MOON TOWNSHIP, Pa. — In the hotly contested special election in this southwest corner of Pennsylvania, one issue has universal support: President Trump’s tariffs on steel and aluminum imports.
“A lot of steel mills are now opening up because what I did,” Trump said at a Saturday night rally here for Republican nominee Rick Saccone. “Steel is back, and aluminum is back.”
Even as Saccone and Democrat Conor Lamb have fought over health care, taxes and guns, the two agree that the Republican president’s tariffs are good for jobs and the country.
It’s time to “take some action to level the playing field here,” said Lamb, who endorsed the tariffs as soon as Trump announced them.
“This is a national security issue,” Saccone said. “Believe me, no one wants to start a trade war. This is a very narrowly focused field that the president is touching on.”
The unanimity in steel country stands in sharp contrast to how the tariffs have played in Washington and around the country. Trump’s surprise move has scrambled party loyalties, upsetting Republican leaders fearing a trade war and attracting the support of Democrats determined to win back working-class voters in the midterm elections.
In the final days of this closely watched U.S. House contest, the issue’s resonance in Pennsylvania’s 18th Congressional District underscored Trump’s populist appeal, how he reconfigured the electoral map in 2016 and has redefined the Republican Party.
And yet, there are limits to Trump’s support. Tuesday’s race is a toss-up despite Trump’s 19-point win in the district and millions of dollars of Republican-backed attack ads against Lamb. The 33-year-old Marine and former prosecutor has waged an energetic campaign against Saccone, 60, a state lawmaker.
Privately, Trump has cited the close race as a reason to move ahead on tariffs, and he rebuffed economic advisers who worry that they will kill more jobs than they create.
If Lamb wins Tuesday, it will be a major setback for both House Republicans in their bid to hold the majority this November and the president.
And no matter the outcome, the frustration of the economy’s forgotten prevails in this section of Trump country, fueling a strong anti-establishment mood among the electorate.
Jim Walton, 53, a roofer who intended to vote for Lamb, said Americans have been “getting treated unfairly for years, and it’s been sad. Even Bill Clinton — he was one of the better presidents we had in there — he signed that NAFTA deal that screwed a lot of us.”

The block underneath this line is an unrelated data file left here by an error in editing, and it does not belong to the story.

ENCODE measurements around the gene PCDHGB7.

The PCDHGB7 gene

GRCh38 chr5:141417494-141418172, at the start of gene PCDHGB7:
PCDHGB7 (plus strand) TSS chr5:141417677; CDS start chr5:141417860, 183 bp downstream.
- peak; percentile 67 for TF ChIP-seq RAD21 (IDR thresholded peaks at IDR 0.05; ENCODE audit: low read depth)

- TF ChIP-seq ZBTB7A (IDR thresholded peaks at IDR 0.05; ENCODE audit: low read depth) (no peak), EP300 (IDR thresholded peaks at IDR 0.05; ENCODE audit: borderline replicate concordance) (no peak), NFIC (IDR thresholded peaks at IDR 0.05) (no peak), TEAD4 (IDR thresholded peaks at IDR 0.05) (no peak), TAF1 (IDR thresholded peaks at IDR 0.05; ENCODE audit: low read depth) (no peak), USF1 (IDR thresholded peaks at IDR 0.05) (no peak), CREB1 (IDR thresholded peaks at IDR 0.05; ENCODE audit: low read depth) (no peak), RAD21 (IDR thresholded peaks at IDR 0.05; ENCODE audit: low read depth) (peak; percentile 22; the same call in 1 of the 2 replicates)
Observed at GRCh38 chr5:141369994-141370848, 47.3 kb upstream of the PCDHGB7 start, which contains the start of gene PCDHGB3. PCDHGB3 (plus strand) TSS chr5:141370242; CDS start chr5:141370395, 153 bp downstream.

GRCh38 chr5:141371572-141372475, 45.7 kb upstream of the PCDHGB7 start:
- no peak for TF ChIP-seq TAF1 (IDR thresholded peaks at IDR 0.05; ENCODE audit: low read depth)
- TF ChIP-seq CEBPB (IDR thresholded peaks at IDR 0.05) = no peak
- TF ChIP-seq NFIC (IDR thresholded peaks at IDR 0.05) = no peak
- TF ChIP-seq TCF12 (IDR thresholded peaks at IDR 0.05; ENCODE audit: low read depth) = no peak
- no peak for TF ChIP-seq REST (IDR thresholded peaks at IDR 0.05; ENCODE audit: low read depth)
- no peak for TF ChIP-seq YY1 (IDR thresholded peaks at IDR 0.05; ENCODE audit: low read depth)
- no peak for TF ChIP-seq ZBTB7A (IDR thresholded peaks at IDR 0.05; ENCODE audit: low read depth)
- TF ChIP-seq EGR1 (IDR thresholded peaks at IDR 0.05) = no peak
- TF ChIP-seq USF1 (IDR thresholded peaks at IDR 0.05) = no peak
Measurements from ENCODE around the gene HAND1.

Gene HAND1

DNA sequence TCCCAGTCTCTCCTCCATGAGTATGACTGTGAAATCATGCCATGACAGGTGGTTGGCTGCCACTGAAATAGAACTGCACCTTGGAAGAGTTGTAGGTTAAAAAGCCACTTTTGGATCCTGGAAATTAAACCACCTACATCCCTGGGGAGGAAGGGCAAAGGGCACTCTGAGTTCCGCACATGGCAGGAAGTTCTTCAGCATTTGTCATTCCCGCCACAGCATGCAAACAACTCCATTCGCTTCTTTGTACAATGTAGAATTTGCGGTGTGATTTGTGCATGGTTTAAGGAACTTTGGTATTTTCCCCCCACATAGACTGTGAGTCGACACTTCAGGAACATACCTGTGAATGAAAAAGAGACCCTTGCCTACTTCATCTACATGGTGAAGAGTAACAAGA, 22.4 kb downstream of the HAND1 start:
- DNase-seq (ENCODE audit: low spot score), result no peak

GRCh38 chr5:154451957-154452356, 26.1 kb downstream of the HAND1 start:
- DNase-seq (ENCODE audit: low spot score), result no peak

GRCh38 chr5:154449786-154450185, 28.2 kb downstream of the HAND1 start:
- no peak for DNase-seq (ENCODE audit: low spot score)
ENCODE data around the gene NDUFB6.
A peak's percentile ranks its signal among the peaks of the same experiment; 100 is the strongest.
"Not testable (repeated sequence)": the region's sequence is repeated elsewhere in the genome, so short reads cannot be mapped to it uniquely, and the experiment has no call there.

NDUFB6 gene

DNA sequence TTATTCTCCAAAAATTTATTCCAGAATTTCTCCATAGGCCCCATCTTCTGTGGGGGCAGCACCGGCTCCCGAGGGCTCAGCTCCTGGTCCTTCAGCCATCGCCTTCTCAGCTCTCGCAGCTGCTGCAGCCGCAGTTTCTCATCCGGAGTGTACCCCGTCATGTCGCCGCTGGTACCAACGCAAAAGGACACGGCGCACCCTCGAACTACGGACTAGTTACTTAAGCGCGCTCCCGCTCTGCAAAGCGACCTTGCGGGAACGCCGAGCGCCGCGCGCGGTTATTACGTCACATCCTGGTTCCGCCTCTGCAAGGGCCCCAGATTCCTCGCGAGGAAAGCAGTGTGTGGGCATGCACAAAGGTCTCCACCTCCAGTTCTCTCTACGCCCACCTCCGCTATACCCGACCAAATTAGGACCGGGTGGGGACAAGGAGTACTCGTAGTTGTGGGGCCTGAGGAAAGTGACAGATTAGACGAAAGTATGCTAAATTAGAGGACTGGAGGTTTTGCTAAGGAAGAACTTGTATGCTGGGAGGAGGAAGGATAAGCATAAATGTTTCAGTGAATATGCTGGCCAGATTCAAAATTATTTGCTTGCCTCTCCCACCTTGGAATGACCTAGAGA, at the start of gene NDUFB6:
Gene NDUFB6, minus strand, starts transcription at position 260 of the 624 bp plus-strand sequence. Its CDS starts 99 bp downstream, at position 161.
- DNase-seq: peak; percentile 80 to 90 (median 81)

The nation’s largest steel companies, based in this district that stretches from the Pittsburgh suburbs to the state’s rural borders with Ohio and West Virginia, have welcomed the new policy. But there is little expectation of an overnight renaissance for the steel industry, which peaked in the 1960s.
Still, the concept of punishing foreign companies for taking advantage of American steelworkers was powerful, and it crossed partisan boundaries.
Democrats and union canvassers were optimistic that the tariffs would not change the trajectory of the race. Every major union, from the United Steelworkers to the United Mine Workers of America, had endorsed Lamb, citing Saccone’s long record of antilabor votes. Workers who rejected Hillary Clinton in 2016 were willing to back Lamb, who rallied with steelworkers on Friday and would rally with miners on Sunday.
Democrats, anxious about the president, were generally pleased by the tariff. Republicans, inclined to trust Trump more than any other member of their party, were overjoyed.
David Podurgile, 52, described a buoyant new mood at his employer, Murray Energy, since the administration relaxed regulations on the coal industry, and he gave the president the benefit of the doubt on tariffs.
“There’s going to be pressure from other countries at the beginning, so maybe there’s going to be a trade war, as they call it,” he said. “But we’ve been treated so unfairly for so long.”
Twenty years ago, 21,100 Pennsylvanians were employed directly by iron and steel mills. Ten years later, that number dipped to 13,600. At the start of this year, just 10,600 Pennsylvanians worked in that industry, down slightly since Trump’s inauguration.